12 amazing places to sleep before you turn 50

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Sleeping in strange and new places not only
makes for a great story to tell, it can also change your perspective.
The best part about sleeping on the beach is waking up to the sound of the waves just inches away

Most of the time, there’s nothing more delicious than your very own bed, made up just the way you like it. Sinking into its cozy depths at the end of a long day is one of life’s small, regular pleasures. But every once in awhile, sleeping somewhere new and different is worth doing—for both the romance of falling asleep in another version of your own reality and the magic of waking up
somewhere completely outside your everyday world. Spending the night on the ground atop a mountain, on a bed made of ice, or rocking to-and-fro on a zooming train can also awaken powerful dreams, bring memories to the surface, or otherwise change your perception, just a bit. 
Under the Stars in the Badlands: Ok, yes, this is very specific, but there’s a reason why—everyone I have spoken to who has done this will not shut up about what an incredible experience it is
(including me). The Badlands of South Dakota are one of those places in the United States that feels like another planet, in the best way. I won’t try to describe their incredible-yet-strange beauty of it, except to say that the memory of waking up here in the middle of the night and seeing the zillions of stars overhead lighting up the crazy landscape around me has stuck with me for nearly 20 years. 
In the Ice Hotel: Every year since 1990, a hotel
is built from the ice of the River Torne in Sweden. The hundred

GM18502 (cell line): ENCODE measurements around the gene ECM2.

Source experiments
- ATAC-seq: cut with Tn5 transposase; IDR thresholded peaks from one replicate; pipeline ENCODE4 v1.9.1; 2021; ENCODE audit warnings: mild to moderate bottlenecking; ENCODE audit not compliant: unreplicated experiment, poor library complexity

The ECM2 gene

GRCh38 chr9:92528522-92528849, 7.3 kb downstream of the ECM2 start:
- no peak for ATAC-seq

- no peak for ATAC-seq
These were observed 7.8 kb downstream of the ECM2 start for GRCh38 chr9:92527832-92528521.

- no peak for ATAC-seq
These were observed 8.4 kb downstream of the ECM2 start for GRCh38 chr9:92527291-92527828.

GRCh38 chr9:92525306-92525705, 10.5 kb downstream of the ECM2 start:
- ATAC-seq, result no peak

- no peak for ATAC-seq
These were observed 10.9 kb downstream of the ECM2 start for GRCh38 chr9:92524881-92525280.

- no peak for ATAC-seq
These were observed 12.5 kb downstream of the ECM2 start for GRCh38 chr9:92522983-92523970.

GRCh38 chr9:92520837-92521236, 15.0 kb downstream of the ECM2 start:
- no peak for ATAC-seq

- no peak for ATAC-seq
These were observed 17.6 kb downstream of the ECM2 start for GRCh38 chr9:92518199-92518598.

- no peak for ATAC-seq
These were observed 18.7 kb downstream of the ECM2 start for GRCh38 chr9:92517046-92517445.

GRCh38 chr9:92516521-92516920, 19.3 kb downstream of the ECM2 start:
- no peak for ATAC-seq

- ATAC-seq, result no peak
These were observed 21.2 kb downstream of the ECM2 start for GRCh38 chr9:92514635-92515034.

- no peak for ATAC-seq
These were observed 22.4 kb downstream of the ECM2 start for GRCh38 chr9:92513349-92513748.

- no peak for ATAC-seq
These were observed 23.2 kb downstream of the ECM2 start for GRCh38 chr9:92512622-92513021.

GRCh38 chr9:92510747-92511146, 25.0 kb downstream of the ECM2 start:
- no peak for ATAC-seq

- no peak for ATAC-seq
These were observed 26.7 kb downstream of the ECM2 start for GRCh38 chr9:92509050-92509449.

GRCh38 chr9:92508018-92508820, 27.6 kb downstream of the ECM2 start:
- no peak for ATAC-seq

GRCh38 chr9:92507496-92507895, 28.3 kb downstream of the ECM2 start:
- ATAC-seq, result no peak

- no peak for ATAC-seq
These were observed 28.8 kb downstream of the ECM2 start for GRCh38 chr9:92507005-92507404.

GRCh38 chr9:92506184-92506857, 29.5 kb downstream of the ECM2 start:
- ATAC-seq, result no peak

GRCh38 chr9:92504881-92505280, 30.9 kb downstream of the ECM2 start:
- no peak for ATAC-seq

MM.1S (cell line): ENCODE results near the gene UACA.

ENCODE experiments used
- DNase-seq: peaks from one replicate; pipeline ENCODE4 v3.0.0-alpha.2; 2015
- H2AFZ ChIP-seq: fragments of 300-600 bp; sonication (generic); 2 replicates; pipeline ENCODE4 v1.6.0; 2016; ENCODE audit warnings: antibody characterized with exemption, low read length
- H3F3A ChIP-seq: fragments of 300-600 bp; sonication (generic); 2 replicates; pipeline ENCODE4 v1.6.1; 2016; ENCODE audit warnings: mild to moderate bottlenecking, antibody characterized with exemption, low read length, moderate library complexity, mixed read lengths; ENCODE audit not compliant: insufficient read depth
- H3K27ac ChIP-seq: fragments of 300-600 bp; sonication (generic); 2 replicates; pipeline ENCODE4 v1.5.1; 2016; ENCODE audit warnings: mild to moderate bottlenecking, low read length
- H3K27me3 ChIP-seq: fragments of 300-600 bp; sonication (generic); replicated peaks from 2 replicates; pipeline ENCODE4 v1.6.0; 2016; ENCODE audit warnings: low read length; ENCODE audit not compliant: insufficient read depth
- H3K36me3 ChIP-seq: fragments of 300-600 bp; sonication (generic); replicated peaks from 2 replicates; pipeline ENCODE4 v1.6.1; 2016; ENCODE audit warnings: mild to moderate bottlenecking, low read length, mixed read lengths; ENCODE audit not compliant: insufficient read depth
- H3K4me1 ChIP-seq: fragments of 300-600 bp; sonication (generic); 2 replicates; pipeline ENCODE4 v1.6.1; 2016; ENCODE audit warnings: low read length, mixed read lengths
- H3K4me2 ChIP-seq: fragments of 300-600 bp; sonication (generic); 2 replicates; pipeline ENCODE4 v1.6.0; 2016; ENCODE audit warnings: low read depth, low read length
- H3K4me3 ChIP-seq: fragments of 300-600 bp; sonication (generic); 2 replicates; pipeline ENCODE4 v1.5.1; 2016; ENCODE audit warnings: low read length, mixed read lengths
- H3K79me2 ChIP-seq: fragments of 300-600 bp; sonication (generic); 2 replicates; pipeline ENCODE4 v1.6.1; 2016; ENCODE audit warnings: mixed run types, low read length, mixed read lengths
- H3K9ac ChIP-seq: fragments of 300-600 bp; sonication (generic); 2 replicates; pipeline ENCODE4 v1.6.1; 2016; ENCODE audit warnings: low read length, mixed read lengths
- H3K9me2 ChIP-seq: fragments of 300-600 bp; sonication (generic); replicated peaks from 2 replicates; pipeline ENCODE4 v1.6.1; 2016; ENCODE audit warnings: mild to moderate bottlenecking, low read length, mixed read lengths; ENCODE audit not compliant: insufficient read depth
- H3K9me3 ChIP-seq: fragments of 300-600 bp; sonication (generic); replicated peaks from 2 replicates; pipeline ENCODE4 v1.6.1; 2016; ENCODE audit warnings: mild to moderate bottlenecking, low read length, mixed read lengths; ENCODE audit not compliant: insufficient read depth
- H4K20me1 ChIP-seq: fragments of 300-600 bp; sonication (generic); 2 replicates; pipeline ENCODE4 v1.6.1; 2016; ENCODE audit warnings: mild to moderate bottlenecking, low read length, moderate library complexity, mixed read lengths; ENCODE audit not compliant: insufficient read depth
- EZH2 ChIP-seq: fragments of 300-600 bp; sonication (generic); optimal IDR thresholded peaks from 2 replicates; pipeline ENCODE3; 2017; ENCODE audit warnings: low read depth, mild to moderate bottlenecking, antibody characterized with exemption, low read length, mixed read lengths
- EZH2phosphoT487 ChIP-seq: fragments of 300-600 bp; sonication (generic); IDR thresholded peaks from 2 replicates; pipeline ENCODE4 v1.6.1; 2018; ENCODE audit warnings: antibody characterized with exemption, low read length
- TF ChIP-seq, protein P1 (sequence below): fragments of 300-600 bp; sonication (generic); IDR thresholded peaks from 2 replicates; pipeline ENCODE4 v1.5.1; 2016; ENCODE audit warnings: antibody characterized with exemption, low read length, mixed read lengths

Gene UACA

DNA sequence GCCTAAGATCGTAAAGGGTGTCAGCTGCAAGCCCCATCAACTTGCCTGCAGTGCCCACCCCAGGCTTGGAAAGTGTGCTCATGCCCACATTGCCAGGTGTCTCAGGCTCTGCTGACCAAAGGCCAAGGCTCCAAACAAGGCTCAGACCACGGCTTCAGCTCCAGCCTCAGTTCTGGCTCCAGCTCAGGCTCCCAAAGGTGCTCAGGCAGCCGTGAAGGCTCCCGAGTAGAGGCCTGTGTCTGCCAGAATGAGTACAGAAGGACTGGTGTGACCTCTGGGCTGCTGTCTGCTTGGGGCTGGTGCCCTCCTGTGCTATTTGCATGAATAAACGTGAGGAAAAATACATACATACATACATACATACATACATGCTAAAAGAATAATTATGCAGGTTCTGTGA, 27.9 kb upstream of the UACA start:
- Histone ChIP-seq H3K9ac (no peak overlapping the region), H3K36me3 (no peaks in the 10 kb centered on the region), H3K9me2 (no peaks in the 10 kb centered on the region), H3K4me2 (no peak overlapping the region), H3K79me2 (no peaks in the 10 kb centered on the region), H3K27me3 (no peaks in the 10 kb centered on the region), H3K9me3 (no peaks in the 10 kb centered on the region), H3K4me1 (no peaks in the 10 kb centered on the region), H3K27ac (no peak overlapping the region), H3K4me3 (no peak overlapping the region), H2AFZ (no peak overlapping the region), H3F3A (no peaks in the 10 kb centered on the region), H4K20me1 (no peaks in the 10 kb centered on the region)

rooms—each different and conceived by an artist—are crafted each year in
December and stand until April, and everything, from chairs, to
sculptural art to glasses in the bar are made from ice. Yes, the beds
too, which are covered with many layers of reindeer furs and topped with
polar-rated sleeping bags. I’d opt for one of the incredible art suites, which change from year-to-year. 
In a Cave: Yunak Elveri in
Turkey is a modern 5-star hotel with all the amentities (you weren’t
expecting to read that one after “cave” were you?). It’s a combo of 7
cave houses (with 40 private rooms) that date back to the 5th and 6th
centuries that are connected by passageways. Located in the Cappadocia
region of Turkey that’s known for outdoor adventures, this hotel is the
perfect (luxe) jumping-off point. 
In a Treehouse: There are all kinds of treehouses
to sleep in all over the world—just type “treehouses” into the advanced
search bar on AirBnB and see what comes up! It’s never been easier to
sleep with the owls and birds.  
Next to a Campfire: Sleeping outside sans tent
means you’ll probably want to check the forecast beforehand, but other
than that, this is one of the lowest-cost items on this list. All you
need is a warm night and a campfire (or a good sleeping bag if it’s
cooler). Fall asleep to the sound of the crackling fire, and wake up to